WHO declares Ebola outbreak in Guinea over
Part of: GS Prelims and GS -II – Health
- Recently, the World Health Organisation (WHO) has declared that the Ebola outbreak that started in February 2021 in Guinea, is over now.
About Ebola Virus Disease (EVD)
- Ebola, also known as Ebola virus disease (EVD) or Ebola hemorrhagic fever (EHF), is a viral hemorrhagic fever of humans and other primates caused by ebolaviruses.
- It is transmitted to people from wild animals and spreads in the human population through human to human transmission.
- Ebola virus was first discovered in 1976 near the Ebola River (the present Democratic Republic of Congo)
- Transmission: Fruit bats of the Pteropodidae family are natural Ebola virus hosts.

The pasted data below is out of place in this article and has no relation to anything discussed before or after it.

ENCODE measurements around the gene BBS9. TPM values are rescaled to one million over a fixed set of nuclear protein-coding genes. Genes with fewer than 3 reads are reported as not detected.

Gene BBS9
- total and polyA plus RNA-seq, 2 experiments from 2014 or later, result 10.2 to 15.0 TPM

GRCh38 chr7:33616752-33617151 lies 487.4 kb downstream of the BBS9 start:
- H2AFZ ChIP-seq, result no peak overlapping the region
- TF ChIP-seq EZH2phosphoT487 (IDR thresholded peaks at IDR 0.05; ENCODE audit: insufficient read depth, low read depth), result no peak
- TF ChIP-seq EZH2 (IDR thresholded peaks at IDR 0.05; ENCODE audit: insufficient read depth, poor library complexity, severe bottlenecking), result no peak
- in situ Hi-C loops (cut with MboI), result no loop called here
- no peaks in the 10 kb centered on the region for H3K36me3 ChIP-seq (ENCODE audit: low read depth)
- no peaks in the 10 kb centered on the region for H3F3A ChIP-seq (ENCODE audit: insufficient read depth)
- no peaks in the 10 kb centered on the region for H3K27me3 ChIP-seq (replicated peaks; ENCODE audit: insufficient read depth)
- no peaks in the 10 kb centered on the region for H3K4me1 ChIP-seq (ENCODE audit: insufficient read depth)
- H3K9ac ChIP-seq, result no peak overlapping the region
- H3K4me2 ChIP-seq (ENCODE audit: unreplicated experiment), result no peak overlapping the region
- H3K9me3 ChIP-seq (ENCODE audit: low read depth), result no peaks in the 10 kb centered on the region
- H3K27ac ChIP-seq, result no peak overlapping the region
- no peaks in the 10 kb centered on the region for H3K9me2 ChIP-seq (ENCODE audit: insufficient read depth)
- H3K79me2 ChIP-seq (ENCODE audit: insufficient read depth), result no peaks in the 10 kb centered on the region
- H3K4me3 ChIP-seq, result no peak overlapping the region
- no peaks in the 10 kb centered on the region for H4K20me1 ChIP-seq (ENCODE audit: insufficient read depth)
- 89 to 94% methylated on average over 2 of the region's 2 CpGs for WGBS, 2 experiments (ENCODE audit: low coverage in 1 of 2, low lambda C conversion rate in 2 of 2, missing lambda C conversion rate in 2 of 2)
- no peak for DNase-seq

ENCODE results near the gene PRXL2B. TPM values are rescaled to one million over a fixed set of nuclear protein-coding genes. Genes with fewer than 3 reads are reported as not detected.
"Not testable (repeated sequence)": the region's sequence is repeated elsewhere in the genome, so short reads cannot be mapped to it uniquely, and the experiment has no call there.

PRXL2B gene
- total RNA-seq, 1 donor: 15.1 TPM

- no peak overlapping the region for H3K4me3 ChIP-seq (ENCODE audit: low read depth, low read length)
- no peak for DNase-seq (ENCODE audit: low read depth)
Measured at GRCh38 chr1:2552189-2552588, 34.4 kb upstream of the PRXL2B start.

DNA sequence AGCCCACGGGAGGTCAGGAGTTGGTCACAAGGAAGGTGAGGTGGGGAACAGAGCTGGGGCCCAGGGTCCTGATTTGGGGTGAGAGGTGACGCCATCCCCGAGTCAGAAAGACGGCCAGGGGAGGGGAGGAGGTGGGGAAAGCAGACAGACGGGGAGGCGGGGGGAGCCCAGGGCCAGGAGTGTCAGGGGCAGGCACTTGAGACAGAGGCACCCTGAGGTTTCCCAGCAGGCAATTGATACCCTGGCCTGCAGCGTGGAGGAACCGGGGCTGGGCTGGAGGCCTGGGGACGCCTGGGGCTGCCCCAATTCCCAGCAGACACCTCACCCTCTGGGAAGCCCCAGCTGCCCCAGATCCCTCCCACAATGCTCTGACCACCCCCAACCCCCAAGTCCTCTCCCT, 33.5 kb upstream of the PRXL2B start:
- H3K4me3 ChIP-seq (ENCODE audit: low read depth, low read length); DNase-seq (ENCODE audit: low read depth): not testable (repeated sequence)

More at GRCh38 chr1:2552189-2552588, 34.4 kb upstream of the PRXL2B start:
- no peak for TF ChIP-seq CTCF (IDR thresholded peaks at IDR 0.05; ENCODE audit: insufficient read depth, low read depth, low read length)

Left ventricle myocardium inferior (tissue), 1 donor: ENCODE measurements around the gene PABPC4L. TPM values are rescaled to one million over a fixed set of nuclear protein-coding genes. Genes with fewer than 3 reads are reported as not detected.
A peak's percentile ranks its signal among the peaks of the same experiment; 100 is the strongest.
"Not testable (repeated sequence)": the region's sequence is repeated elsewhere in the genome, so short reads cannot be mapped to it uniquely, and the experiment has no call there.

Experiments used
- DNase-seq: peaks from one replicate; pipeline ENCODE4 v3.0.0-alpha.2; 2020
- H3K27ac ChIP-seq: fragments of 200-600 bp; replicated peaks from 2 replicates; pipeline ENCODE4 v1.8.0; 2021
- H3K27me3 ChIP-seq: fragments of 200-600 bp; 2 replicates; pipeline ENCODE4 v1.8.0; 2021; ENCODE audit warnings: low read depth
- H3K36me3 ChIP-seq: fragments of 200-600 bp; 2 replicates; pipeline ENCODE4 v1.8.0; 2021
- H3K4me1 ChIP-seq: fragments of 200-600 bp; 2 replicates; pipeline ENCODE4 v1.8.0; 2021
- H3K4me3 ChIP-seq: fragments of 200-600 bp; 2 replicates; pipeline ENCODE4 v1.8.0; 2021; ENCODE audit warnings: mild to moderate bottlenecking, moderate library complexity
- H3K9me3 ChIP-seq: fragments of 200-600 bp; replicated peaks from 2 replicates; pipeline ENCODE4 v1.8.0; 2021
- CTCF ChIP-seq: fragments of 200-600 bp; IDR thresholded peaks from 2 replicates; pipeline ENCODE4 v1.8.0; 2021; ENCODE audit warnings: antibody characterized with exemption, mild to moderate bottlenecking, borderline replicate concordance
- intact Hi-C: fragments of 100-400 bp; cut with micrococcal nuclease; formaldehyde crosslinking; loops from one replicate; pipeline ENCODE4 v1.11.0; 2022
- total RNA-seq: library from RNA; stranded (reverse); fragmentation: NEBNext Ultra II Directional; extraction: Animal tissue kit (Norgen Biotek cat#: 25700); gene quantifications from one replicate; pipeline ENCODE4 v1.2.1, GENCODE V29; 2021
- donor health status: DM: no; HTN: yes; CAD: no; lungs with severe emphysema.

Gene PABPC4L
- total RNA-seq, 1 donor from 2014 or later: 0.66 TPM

- Animal to Human Transmission: Ebola is introduced into the human population through close contact with the blood, secretions, organs or other bodily fluids of infected animals such as fruit bats, chimpanzees, gorillas, found ill or dead or in the rainforest.
- Human-to-Human Transmission: Ebola spreads via direct contact (through broken skin or mucous membranes) with:
- Blood or body fluids of a person who is sick with or has died from Ebola.
- Objects that have been contaminated with such body fluids (like blood, feces, vomit).
- Fever, Fatigue, Muscle pain, Headache, Sore throat, Vomiting, Diarrhoea, and in some cases, both internal and external bleeding.
- ELISA (antibody-capture enzyme-linked immunosorbent assay)
- Reverse transcriptase polymerase chain reaction (RT-PCR) assay, etc.
- The Ervebo vaccine.
- In May 2020, the European Medicines Agency recommended granting marketing authorization for a 2-component vaccine called Zabdeno-and-Mvabea for individuals 1 year and older.
- Two monoclonal antibodies (Inmazeb and Ebanga) have been approved for the treatment of Zaire ebolavirus infection in adults and children by the US.